The Democrats’ liberal base has been pressuring senators to block Trump’s nominees across the government. But Schumer stopped short of saying that his entire Democratic caucus would join him in opposition to Gorsuch, leaving political space for some Democrats to find ways to work with Republicans.
Democrats may not have the votes to block Gorsuch, 49, who has been on the Denver-based U.S. Court of Appeals for the last decade and was nominated to fill the Supreme Court seat left vacant since Justice Antonin Scalia died unexpectedly in February 2016.
Several Democrats, especially those facing upcoming reelection battles in states that Trump won, are facing opposition from conservative organizations bankrolling a multimillion-dollar ad campaign designed to bolster Gorsuch.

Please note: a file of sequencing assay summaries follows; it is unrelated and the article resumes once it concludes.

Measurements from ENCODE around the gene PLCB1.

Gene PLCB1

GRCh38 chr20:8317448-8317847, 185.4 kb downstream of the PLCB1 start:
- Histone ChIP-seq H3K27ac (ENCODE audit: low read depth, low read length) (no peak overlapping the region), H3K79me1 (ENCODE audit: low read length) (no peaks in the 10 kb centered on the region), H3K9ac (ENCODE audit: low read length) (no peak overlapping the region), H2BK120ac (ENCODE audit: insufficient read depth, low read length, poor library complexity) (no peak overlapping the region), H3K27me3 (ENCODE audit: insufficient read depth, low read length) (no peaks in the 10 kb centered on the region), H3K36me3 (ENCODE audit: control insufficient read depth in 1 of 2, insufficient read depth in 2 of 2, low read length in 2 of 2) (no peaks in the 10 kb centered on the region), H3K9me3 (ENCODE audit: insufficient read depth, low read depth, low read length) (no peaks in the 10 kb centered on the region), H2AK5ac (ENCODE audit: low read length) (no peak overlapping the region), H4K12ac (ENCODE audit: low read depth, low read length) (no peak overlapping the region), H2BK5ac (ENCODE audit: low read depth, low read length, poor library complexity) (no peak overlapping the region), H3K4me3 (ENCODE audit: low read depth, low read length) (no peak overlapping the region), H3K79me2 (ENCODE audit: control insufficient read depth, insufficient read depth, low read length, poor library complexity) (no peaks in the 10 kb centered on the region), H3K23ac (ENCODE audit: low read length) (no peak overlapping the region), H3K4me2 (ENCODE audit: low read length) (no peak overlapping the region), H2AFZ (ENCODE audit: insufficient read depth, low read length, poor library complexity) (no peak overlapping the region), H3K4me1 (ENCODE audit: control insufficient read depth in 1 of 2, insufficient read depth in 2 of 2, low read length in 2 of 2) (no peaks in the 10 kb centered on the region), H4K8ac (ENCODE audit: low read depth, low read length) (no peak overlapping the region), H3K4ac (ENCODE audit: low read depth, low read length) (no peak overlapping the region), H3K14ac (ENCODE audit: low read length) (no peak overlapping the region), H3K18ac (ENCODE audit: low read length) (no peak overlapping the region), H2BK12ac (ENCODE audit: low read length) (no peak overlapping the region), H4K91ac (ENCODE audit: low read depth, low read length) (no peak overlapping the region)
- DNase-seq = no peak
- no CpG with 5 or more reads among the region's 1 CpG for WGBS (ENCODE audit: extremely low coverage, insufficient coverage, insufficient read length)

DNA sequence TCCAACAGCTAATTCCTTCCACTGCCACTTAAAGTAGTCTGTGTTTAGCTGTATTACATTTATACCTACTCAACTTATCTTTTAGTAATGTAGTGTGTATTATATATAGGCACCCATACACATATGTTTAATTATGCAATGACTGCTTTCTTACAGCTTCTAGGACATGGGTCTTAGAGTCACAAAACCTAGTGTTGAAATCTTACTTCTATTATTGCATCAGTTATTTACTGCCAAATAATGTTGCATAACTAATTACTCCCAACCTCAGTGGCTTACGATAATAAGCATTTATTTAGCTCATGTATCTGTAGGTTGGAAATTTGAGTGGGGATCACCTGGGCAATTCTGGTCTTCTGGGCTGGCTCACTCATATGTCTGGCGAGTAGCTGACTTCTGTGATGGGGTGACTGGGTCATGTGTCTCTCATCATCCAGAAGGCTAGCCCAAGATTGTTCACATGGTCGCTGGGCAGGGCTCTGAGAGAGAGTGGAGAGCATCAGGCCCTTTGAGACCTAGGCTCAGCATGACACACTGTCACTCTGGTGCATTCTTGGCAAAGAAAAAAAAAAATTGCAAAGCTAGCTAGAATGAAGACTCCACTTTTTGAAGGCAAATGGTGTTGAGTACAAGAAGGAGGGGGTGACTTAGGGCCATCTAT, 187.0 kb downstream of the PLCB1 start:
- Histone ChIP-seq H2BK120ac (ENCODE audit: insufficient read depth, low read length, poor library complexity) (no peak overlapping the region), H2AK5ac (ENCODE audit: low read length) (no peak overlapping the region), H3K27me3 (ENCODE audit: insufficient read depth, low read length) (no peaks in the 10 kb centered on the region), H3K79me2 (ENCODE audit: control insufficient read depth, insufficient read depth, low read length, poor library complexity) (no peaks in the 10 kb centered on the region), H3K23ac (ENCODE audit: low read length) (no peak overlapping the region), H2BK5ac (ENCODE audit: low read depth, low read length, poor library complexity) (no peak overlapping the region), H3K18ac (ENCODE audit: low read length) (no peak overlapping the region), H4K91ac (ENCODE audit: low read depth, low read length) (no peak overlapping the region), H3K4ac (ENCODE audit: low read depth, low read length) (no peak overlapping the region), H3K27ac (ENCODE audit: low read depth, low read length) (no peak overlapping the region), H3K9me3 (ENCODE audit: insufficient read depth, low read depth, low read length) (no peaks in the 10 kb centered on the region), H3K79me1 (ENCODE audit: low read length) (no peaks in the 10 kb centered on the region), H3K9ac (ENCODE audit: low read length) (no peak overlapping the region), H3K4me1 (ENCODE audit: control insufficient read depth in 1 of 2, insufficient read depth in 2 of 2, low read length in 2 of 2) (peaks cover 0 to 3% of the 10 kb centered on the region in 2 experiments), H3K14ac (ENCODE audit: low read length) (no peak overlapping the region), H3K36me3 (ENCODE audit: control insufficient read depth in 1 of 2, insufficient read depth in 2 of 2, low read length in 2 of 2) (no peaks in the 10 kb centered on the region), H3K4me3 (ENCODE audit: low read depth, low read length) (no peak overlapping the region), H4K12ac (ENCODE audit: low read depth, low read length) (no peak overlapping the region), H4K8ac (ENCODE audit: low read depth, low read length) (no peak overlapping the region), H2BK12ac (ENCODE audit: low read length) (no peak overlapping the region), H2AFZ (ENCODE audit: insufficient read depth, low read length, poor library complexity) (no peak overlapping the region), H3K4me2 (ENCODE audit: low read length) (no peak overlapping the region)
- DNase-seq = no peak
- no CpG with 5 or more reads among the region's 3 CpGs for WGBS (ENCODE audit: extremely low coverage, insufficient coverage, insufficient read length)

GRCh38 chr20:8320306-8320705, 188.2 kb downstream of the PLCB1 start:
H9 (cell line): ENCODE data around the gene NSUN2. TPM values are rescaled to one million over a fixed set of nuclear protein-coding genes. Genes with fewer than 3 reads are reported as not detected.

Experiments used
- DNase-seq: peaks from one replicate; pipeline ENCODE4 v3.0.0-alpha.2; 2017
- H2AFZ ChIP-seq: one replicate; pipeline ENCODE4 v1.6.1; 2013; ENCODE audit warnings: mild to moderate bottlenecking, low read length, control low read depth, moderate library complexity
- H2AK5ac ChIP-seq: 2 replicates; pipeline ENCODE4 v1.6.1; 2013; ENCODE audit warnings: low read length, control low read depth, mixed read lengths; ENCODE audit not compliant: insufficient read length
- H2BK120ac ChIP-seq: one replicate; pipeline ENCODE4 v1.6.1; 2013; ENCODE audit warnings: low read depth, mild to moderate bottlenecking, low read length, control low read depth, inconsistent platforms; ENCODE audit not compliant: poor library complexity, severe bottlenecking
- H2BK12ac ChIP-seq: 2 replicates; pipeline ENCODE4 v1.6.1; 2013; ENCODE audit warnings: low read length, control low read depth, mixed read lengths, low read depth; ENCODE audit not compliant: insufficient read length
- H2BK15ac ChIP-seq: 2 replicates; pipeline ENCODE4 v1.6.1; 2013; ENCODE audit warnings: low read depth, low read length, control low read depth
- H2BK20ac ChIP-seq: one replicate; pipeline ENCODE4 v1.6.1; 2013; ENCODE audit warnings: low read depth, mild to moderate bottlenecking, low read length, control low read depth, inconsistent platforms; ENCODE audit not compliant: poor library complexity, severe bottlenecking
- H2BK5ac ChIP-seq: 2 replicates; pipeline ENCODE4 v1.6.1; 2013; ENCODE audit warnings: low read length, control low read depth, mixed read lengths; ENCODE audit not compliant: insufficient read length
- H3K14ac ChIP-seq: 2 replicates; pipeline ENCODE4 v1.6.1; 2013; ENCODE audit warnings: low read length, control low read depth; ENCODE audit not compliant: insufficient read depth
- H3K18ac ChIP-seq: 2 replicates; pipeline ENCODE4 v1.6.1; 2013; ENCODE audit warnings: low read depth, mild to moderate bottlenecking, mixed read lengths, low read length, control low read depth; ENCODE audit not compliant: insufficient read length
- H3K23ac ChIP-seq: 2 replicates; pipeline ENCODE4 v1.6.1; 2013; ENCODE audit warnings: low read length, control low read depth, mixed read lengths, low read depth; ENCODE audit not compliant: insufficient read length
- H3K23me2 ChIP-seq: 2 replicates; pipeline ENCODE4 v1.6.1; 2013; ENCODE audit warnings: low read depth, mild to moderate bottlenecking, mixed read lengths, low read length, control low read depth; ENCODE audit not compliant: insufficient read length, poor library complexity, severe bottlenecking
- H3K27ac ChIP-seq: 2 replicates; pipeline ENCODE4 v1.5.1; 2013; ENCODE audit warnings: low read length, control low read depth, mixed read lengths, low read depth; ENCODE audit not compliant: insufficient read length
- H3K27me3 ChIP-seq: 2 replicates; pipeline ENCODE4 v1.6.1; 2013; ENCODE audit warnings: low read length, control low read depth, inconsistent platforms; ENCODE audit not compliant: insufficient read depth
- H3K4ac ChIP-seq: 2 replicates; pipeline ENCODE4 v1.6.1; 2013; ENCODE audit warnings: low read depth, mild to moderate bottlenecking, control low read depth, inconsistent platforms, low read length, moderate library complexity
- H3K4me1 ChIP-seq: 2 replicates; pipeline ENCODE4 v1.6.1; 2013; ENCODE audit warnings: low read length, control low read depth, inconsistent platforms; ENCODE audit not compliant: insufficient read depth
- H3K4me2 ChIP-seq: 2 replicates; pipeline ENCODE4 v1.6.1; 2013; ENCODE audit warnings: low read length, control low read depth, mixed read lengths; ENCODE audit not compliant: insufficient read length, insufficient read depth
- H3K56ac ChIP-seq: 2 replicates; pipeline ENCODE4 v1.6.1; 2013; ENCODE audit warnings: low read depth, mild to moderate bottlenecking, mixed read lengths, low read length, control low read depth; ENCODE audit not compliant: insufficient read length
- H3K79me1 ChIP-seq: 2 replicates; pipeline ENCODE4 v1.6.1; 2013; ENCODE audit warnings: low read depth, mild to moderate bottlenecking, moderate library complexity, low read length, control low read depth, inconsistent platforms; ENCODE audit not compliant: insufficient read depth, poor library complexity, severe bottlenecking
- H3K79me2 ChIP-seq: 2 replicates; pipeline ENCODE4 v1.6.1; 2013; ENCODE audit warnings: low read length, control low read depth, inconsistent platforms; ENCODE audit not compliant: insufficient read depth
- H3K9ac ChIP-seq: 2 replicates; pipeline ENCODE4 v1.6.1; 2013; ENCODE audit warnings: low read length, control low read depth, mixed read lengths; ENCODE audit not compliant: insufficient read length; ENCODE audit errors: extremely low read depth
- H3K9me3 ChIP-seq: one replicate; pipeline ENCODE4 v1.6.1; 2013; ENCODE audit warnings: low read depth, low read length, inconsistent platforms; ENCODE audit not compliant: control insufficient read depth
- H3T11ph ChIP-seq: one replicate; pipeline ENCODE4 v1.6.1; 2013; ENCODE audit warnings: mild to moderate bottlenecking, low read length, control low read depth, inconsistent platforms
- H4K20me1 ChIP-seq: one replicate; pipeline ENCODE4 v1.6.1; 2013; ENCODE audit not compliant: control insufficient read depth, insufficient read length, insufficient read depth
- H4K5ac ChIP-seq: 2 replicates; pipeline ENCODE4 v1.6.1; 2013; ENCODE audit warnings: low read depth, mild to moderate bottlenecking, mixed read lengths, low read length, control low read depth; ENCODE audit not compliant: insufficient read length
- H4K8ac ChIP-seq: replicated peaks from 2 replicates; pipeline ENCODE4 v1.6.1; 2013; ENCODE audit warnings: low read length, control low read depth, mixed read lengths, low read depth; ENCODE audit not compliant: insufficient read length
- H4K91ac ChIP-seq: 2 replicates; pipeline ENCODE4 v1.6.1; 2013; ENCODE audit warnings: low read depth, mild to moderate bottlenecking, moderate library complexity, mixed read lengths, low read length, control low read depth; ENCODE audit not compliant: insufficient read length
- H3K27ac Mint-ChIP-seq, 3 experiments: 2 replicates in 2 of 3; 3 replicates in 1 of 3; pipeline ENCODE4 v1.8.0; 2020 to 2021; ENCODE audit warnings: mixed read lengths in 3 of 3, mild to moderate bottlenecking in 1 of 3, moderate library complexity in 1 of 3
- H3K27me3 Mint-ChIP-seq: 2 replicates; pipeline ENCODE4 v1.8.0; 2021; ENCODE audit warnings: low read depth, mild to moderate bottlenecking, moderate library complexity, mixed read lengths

There are also competing views among Democrats about whether to filibuster Gorsuch’s nomination — which could provoke the Republican majority to rewrite the rules — or instead avoid confrontation and preserve the filibuster threat for the future. Retaining the filibuster could force Trump to select a relatively moderate nominee if in the coming years he gets a chance to replace a second Supreme Court justice.
Among recent Supreme Court nominees, the 60-vote threshold has not caused a problem. President Barack Obama’s choices of Sonia Sotomayor and Elena Kagan each received more than 60 confirmation votes. Samuel A. Alito Jr., chosen by President George W. Bush, was confirmed 58 to 42 in 2006, but 72 senators voted to defeat a possible filibuster and allow his confirmation vote to go forward. Indeed, only Alito — among the last 16 Supreme Court nominees — was forced to clear the supermajority hurdle to break a filibuster.